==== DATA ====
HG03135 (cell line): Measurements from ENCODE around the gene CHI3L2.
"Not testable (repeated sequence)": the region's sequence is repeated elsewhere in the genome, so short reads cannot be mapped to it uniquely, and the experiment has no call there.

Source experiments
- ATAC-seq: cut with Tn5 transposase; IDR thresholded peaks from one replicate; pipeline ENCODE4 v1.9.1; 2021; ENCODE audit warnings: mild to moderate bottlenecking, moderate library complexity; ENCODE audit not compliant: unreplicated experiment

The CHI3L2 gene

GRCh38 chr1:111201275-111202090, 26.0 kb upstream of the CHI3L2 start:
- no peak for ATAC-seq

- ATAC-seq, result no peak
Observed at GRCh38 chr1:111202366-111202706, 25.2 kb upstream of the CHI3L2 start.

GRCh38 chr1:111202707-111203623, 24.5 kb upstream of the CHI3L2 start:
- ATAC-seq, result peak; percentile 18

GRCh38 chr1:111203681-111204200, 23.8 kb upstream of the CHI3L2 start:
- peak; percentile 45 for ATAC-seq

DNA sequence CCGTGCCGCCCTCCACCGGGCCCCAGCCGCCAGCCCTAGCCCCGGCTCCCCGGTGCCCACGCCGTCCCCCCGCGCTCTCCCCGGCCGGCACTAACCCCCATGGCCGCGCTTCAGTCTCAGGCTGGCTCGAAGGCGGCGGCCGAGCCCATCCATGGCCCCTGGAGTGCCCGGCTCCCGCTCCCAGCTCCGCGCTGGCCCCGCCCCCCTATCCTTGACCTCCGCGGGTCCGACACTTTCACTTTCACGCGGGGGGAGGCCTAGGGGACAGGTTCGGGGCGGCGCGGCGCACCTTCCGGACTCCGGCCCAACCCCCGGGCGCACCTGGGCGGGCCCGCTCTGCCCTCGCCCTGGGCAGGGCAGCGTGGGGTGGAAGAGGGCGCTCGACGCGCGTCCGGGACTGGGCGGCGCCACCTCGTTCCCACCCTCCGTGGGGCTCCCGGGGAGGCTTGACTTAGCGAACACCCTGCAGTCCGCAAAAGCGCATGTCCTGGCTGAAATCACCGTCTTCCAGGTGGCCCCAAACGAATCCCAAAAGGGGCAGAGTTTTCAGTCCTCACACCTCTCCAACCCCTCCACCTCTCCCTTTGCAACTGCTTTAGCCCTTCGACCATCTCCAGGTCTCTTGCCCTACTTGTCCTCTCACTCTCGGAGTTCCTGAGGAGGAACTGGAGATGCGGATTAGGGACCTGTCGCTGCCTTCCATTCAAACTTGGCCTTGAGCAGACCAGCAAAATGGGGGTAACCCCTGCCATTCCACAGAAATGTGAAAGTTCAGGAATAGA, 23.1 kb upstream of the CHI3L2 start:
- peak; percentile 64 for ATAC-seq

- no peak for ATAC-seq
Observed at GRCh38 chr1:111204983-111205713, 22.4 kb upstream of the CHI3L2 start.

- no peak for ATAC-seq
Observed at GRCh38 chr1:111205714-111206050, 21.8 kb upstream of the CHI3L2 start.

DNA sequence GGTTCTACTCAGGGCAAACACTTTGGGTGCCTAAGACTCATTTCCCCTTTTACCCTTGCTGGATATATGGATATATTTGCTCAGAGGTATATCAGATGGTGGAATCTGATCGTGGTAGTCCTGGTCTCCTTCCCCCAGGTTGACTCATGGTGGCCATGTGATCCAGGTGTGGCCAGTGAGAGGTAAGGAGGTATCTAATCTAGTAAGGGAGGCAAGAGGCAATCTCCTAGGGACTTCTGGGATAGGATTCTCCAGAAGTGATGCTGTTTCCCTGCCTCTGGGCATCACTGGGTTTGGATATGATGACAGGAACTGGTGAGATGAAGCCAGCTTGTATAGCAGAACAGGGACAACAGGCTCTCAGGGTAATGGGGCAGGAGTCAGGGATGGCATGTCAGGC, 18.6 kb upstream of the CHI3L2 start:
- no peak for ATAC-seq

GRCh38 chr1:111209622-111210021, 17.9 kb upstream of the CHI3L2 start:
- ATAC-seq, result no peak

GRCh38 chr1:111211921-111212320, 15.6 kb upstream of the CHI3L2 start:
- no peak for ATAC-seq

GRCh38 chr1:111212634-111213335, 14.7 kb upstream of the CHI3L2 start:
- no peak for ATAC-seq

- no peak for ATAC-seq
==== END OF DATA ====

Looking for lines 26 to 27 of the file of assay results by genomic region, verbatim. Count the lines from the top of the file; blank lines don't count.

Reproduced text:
GRCh38 chr1:111212634-111213335, 14.7 kb upstream of the CHI3L2 start:
- no peak for ATAC-seq